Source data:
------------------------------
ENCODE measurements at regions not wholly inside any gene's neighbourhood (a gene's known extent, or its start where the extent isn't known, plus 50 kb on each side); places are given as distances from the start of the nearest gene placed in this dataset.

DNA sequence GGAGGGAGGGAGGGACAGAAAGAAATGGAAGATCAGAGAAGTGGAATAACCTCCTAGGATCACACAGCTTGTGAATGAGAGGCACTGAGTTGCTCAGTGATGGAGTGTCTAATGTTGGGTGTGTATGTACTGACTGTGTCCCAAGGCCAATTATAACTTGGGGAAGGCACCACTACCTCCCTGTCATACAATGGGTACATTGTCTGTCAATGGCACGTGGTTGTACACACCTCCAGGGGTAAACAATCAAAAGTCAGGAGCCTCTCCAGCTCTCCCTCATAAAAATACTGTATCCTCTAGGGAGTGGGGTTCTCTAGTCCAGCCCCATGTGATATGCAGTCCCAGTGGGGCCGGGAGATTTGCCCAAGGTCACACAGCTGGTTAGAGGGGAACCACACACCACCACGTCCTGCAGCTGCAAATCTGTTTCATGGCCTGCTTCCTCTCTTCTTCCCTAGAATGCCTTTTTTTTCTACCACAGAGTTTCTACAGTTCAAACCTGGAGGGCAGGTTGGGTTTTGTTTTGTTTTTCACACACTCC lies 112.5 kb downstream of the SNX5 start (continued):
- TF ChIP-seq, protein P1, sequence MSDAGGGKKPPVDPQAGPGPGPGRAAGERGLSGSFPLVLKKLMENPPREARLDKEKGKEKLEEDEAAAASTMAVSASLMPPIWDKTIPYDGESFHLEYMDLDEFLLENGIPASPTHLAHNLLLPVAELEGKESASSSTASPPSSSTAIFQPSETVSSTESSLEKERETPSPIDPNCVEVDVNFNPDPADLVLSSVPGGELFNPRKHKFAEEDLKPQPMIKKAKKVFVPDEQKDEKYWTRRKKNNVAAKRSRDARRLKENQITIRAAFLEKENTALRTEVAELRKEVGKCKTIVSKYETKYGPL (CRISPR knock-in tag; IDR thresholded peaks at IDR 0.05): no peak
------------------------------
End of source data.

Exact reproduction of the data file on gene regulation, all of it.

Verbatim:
ENCODE measurements at regions not wholly inside any gene's neighbourhood (a gene's known extent, or its start where the extent isn't known, plus 50 kb on each side); places are given as distances from the start of the nearest gene placed in this dataset.

DNA sequence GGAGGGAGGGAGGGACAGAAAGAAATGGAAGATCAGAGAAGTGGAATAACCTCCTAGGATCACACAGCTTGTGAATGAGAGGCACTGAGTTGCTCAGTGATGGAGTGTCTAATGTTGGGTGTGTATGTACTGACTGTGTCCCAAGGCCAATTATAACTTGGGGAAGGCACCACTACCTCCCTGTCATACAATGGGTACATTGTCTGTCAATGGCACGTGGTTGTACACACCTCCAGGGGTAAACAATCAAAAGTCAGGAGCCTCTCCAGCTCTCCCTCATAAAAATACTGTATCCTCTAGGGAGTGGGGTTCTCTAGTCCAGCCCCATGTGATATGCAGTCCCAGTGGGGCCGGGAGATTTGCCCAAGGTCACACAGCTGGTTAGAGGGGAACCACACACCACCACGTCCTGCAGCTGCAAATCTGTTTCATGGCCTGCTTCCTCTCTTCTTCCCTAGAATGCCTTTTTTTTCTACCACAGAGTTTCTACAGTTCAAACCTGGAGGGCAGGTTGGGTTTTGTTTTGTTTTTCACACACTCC lies 112.5 kb downstream of the SNX5 start (continued):
- TF ChIP-seq, protein P1, sequence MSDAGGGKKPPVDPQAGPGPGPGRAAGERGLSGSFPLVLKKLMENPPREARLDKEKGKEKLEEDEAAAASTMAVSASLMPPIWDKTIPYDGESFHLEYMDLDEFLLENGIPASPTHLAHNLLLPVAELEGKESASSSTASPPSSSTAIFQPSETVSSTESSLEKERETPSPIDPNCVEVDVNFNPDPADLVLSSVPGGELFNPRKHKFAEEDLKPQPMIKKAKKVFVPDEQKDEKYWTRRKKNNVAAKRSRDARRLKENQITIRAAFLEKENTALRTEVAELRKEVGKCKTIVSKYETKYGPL (CRISPR knock-in tag; IDR thresholded peaks at IDR 0.05): no peak